Idaho Democrats rolled out a half-dozen job creation and economic development bills Tuesday, saying this needs to be the primary focus of the 2012 session.
“The Legislature must play a critical and active role in returning prosperity to our communities,” said Rep. Brian Cronin, D-Boise. “We see that as our obligation and we're certainly hearing that from our constituents.”
The first step is to invest in Idaho's people, he said, which means restoring cuts in the public schools and higher education budgets.
The six job bills go a step further by offering tax incentives to encourage investment and facilitate the supply of capital.
“We can't create all the jobs we need – but we can create an environment where prosperity is possible,” Cronin said. “That's what government does.”
The six bills include:
A 50 percent tax credit for new investment in agricultural processing equipment. The intent is to encourage farmers and cooperatives to replace the value-added processing capacity that's been lost over the years, enhance exports and keep more dollars in Idaho.
A “finder's fee” for businesses that persuade their suppliers or partners to relocate to Idaho. Rather than rely exclusively on the Department of Commerce or economic development agencies to recruit new companies, the idea here is to reward private firms that help attract new business to the state. This bill offers a $500 tax credit for each new job created by the relocating firm; the jobs must last for two years.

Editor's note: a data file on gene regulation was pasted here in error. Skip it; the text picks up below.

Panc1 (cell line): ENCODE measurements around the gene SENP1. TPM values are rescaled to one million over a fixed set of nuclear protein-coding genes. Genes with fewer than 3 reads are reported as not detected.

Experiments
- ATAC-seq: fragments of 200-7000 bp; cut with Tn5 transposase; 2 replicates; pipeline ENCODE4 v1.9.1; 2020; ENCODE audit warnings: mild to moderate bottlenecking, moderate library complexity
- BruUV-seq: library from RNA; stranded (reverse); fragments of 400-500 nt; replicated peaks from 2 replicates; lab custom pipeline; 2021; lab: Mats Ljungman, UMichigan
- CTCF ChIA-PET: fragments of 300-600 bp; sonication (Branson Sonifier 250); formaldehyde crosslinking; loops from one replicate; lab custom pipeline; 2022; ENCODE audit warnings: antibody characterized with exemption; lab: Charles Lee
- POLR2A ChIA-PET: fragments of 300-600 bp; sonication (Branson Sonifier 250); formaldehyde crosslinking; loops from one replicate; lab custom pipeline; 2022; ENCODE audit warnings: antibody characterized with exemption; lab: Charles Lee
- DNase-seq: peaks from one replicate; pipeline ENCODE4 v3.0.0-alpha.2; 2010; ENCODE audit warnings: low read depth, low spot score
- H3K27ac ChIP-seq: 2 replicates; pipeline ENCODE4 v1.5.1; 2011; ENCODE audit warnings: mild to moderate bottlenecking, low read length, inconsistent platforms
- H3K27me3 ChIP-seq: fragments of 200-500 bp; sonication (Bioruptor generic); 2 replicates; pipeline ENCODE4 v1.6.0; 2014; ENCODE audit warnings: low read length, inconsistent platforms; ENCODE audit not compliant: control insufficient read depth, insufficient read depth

Authorization for a new committee to study whether Idaho could benefit from the creation of a state “partnership” bank. Modeled after a similar program in North Dakota, the bank would issue bonds and use the money to spur economic growth. The intent is to work partner with community lenders and expand the availability of capital.
Allowing state agencies to award contracts to Idaho firms that bid up to 5 percent more than the lowest out-of-state bidder.
Establishing a revolving loan fund to provide loans of up to $35,000 to new businesses.
Requiring public disclosure of corporate tax incentives – including the amount and purpose of the incentive and number of jobs created – to ensure transparency and accountability.
“We want to ensure that every dollar we spend on economic development and job creation truly puts people back to work, and that taxpayers are getting a good return on their economic development investment,” Cronin said.
House Minority Leader John Rusche, D-Lewiston, encouraged Republican lawmakers to work with his caucus to improve the bills and send them on to the governor.
“We know we (Democrats) aren't going to be driving the agenda,” Rusche said. “But we believe it's important to have the discussion on how to replace the missing jobs in Idaho and build an economy that produces long-term living wage jobs for Idaho families.”